Pyeongtaek is Samsung’s third largest chip manufacturing center in South Korea, after Giheung and Hwaseong. The world’s largest supplier plans to spend most of its annual capital investment of more than 25 billion U.S. dollars in Pyeongtaek to increase the production capacity of memory chips.
Samsung is particularly interested in establishing mass production capabilities for cutting-edge semiconductors. In this area, Samsung faces fierce competition from TSMC.
Chip manufacturers usually integrate production into a few centers because of the small size, light weight, and low transportation costs of semiconductors. Samsung decided to concentrate its resources in Pyeongtaek, because there has been almost no earthquake in the Greater Seoul area and there is sufficient water supply. The Giheung and Hwaseong hubs are less than 30 kilometers away from the hotel, making it easier for technicians to move between facilities.
Semiconductors power everything from smartphones to automobiles and weapon systems. It is now an industry worth more than US$400 billion and has a major impact on foreign policy and national security. This is the fuse of the competition between China and the United States. Other countries are also eager to increase production, and Japan is striving for TSMC to set up factories there.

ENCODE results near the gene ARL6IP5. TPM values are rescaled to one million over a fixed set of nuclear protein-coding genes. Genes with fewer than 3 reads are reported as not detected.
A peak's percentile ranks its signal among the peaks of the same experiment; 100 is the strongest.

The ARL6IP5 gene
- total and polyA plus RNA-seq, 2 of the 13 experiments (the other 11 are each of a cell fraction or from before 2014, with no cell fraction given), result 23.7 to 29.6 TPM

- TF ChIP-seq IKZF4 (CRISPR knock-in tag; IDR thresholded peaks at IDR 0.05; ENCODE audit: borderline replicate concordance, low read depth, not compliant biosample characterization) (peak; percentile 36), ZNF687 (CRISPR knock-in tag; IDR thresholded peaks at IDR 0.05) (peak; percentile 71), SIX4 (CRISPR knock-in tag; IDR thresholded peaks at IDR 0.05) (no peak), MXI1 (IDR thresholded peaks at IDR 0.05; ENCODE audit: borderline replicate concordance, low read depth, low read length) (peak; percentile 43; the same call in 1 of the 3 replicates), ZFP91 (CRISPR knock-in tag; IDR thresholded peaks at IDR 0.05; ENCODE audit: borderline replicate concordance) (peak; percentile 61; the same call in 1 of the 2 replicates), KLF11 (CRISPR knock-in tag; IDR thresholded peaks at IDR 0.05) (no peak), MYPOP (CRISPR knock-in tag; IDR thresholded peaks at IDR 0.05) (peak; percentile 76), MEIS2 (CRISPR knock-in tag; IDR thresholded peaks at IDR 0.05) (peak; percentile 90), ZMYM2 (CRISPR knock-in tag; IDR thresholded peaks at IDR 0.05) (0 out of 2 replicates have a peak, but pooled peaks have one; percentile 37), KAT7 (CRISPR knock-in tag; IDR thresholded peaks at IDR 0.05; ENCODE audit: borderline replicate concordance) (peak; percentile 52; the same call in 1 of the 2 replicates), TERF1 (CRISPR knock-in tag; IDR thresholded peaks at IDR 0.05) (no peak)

Samsung positions the Hwaseong factory as its research and development command center and its Pyeongtaek factory as its cutting-edge chip manufacturing center. It also has factories in Xi’an and Austin, and has invested in China and the United States in an attempt to resolve the widening gap between the two countries.